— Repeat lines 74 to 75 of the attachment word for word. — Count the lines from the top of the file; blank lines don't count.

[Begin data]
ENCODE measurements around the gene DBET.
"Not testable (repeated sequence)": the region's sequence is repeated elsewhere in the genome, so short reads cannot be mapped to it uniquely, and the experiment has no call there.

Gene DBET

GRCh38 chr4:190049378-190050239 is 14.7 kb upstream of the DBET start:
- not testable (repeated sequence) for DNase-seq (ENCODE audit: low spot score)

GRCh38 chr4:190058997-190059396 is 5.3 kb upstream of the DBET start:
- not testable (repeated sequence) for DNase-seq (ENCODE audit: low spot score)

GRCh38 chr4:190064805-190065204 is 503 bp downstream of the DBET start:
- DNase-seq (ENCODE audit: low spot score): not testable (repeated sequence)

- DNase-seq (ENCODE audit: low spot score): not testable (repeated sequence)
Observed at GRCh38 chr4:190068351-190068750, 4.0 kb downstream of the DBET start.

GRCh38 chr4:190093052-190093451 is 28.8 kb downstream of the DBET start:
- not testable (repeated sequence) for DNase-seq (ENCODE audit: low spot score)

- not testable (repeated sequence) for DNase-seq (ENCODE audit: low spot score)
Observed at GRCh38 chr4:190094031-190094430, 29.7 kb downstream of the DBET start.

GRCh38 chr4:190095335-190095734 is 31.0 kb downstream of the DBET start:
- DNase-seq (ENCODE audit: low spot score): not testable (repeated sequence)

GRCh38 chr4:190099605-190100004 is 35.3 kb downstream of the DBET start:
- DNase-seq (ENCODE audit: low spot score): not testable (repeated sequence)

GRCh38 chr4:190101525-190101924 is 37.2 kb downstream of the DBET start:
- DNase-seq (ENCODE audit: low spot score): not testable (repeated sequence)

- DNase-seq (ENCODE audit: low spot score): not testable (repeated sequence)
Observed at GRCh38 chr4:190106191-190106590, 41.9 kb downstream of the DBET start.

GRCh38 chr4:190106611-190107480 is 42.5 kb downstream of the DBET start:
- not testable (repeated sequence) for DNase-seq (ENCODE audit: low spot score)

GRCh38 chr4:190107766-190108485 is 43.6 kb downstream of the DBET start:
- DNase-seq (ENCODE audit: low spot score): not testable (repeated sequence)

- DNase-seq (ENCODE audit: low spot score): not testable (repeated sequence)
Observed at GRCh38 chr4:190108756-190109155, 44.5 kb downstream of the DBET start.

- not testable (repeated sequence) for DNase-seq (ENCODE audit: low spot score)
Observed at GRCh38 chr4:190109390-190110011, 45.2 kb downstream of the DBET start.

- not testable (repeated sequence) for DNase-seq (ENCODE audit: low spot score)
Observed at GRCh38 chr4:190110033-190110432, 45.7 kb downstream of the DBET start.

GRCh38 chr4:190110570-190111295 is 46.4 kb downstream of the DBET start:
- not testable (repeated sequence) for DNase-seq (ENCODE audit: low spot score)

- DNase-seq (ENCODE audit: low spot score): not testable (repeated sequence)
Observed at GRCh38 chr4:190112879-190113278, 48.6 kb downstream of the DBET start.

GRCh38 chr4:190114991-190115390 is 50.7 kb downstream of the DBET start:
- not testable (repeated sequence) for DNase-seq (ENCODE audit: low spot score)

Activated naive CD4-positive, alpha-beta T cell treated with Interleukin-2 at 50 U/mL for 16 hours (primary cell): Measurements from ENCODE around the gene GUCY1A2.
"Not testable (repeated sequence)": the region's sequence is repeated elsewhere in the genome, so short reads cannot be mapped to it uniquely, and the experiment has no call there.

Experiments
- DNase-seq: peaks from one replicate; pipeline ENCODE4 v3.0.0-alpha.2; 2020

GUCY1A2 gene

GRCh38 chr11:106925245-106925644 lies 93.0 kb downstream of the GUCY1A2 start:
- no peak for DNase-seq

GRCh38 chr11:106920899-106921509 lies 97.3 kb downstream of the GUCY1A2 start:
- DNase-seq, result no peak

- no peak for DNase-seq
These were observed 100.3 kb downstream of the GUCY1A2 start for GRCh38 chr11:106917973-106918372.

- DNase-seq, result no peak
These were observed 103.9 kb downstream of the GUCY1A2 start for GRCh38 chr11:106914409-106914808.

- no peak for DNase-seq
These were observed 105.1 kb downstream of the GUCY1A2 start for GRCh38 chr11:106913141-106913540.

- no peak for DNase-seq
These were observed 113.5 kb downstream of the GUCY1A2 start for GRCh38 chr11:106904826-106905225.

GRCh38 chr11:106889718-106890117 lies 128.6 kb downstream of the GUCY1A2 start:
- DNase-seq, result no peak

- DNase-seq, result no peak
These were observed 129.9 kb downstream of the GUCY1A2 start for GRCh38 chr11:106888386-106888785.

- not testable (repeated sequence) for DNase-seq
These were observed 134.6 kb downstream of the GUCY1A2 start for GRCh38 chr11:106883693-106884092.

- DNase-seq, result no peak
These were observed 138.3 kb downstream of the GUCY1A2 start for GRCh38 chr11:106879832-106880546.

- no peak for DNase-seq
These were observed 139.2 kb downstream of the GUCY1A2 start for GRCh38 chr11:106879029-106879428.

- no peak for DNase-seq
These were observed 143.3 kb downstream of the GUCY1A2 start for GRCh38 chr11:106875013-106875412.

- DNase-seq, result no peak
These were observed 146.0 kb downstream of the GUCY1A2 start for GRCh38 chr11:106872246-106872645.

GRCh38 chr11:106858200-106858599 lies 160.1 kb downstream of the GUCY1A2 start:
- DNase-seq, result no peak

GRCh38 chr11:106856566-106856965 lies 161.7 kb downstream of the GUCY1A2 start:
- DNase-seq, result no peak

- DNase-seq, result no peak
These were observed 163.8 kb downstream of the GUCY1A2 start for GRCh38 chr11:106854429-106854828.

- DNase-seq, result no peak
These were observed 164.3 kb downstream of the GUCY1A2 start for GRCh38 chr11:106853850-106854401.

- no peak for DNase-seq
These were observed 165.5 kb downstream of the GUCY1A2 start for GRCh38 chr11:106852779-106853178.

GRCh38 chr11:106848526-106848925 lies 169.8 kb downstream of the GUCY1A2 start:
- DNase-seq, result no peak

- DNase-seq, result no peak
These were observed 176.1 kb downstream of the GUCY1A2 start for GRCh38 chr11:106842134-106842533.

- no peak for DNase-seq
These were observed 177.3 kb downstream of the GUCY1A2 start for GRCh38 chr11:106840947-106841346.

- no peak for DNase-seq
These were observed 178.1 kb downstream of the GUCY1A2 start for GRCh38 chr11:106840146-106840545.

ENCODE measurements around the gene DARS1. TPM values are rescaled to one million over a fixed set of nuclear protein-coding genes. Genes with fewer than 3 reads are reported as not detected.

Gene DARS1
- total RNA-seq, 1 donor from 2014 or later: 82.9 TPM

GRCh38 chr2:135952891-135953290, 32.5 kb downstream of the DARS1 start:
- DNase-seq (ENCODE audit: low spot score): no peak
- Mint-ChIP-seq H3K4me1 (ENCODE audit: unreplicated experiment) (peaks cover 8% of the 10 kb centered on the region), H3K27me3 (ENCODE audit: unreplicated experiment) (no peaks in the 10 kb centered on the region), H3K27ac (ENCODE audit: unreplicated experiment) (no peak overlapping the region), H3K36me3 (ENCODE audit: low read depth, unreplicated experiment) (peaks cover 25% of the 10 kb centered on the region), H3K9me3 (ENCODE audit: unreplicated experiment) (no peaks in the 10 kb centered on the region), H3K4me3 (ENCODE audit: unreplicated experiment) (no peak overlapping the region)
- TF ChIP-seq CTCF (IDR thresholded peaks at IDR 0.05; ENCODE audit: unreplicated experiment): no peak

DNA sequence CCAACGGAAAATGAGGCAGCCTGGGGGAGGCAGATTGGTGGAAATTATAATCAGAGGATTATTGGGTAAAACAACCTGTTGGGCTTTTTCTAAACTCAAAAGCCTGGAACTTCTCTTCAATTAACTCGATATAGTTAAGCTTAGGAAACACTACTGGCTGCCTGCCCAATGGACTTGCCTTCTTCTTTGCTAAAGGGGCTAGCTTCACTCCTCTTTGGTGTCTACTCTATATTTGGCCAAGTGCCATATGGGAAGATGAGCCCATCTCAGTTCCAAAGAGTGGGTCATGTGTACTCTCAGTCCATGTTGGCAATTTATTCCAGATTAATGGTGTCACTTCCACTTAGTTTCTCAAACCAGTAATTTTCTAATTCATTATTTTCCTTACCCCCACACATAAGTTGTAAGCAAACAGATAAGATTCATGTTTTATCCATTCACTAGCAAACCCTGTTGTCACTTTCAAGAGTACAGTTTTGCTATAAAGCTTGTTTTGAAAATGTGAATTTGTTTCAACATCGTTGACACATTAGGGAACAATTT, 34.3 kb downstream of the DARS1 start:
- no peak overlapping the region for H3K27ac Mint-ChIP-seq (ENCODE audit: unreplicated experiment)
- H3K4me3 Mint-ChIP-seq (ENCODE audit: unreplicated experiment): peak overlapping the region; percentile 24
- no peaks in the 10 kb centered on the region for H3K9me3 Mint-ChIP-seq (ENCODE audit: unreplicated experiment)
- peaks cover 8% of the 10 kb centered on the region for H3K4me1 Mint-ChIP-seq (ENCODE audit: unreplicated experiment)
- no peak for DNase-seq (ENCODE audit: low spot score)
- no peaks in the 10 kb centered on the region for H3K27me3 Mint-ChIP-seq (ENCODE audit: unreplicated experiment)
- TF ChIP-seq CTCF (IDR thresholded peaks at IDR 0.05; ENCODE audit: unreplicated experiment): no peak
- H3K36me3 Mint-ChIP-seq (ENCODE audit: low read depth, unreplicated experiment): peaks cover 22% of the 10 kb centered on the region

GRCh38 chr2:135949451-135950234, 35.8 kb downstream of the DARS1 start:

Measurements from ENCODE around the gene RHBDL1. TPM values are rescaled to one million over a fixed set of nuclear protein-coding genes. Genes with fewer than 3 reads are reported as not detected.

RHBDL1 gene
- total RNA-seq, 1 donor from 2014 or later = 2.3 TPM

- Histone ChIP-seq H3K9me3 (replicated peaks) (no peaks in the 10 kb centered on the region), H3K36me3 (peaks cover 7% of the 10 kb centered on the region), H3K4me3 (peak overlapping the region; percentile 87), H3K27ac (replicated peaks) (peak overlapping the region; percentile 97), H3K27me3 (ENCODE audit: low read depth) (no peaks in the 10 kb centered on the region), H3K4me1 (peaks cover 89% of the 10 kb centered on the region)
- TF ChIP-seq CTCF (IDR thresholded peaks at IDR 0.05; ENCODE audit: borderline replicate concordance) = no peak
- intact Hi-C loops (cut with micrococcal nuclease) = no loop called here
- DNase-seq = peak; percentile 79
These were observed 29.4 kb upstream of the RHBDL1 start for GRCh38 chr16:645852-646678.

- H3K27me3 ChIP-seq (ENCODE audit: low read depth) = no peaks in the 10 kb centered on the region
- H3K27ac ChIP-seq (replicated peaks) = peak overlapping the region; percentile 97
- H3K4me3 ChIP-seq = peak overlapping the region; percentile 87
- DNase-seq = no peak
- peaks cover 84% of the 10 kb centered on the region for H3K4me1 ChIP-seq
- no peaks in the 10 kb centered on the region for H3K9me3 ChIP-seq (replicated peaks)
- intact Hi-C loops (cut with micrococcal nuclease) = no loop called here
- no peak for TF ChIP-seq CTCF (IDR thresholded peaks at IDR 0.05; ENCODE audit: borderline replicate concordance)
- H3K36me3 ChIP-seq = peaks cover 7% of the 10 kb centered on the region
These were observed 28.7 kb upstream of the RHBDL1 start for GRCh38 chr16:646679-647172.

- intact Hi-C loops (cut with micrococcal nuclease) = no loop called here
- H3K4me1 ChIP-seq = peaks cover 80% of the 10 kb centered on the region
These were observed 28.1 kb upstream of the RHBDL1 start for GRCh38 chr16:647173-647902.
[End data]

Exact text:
- DNase-seq, result no peak

- DNase-seq, result no peak